I’ve been watching Channel 4’s new series, ‘The Piano’, in which amateur piano-playing members of the public put themselves forward to come and play an upright piano in the foyer of one of Britain’s main railway stations.
Unknown to them, watching behind the scenes are two judges, the Chinese virtuoso Lang Lang and the singer-songwriter Mika, who comment (‘privately’, for viewers’ benefit) on their playing and select one person per episode to go forward to a concert at London’s Royal Festival Hall.
The cast of players is extremely varied – from people who taught themselves to play during lockdown, to classically trained people who’ve been playing for decades. They play in all styles, from boogie-woogie to their own meditative compositions, and from Chopin to rapping over their own piano playing. The standout so far is Lucy, an astonishing 13-year-old girl, blind and neuro-diverse, whose playing of a Chopin Nocturne had everyone spellbound.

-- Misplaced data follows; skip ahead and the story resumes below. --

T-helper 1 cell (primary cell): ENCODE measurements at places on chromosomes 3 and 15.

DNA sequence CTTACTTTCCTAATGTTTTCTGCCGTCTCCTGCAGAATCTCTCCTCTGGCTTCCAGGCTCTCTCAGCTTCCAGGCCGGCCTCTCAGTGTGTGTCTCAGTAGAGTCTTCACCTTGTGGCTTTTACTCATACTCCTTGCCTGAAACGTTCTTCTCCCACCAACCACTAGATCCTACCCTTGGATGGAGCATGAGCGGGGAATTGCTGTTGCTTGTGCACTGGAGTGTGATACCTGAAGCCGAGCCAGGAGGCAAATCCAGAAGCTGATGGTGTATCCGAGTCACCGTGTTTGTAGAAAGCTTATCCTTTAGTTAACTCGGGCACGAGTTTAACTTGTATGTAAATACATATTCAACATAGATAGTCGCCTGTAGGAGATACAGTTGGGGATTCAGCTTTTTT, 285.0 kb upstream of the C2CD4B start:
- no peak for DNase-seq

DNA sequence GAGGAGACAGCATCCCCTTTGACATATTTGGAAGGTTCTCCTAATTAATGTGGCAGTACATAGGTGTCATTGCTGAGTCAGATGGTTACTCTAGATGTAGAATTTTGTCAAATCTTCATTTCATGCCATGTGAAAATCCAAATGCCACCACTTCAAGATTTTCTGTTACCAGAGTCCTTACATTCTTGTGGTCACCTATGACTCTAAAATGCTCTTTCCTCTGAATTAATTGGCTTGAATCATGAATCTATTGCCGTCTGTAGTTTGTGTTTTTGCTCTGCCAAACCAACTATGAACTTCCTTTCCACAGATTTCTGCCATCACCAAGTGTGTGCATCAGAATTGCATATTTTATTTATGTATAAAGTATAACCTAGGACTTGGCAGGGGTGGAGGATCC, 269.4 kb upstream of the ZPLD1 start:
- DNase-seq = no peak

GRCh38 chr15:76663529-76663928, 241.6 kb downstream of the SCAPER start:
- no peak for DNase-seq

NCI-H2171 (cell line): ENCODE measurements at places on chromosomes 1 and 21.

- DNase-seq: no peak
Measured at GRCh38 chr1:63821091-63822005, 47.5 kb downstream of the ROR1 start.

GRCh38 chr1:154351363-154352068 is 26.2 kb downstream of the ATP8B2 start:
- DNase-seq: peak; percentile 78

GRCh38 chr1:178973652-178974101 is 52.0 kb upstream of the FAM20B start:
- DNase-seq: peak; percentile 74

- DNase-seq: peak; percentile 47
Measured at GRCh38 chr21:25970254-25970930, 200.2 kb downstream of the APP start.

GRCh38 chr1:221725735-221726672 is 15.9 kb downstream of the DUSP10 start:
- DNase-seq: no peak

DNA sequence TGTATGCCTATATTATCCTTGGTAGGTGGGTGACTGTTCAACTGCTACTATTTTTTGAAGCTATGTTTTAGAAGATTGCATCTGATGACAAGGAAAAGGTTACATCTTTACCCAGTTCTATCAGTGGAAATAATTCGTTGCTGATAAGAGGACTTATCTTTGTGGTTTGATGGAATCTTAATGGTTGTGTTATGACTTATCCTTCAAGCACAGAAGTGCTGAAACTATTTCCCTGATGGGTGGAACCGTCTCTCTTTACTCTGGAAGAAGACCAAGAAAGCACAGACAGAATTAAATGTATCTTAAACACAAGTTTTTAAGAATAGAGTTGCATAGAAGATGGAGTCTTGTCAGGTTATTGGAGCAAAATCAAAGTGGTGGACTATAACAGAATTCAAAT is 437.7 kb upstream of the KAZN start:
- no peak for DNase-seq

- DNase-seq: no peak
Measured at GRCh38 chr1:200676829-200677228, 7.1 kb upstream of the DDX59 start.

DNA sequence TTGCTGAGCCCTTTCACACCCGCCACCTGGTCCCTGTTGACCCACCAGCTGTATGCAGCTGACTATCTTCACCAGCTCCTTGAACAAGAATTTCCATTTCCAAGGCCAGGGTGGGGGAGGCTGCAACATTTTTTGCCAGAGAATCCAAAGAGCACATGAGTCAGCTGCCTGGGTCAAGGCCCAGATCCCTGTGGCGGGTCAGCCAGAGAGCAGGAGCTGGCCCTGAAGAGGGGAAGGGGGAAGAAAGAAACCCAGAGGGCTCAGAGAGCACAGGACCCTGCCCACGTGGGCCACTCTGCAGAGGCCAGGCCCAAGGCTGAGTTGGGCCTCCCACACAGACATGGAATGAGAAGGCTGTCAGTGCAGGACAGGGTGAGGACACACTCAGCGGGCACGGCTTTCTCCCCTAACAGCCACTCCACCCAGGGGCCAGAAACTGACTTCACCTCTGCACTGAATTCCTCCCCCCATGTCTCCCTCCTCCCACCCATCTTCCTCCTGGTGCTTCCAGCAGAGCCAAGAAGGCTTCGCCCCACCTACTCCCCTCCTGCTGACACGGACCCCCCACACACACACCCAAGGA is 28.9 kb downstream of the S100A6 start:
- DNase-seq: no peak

It’s fascinating to see the different approaches, and the reactions of the public who happen across the filming as they make their way to their trains. The whole thing is a tribute to the piano’s ability to rise to every occasion.
In the foreword to my book The Piano – a History in 100 Pieces, published during semi-lockdown in 2021, I commented that the pandemic had given the piano a new prominence. Many people, stuck at home, turned to the piano, sometimes acquiring one for the first time in order to learn how to play it. The piano is perfect for such times because one person can play melody and harmony by themselves without needing other instrumentalists to complete the picture.
It’s remarkable how far some people have been able to get without traditional piano lessons. I admire them for being able to make the music they want despite technical limitations. At the same time, it’s tempting to shout at the screen, ‘Just give me a couple of hours with that person and they’d be playing more easily!’ Many pianists and piano teachers must, I imagine, be thinking the same thing.
Yet of course this isn’t the point. The point is the diversity, and the resourcefulness of the amateur pianists is a lovely thing to see.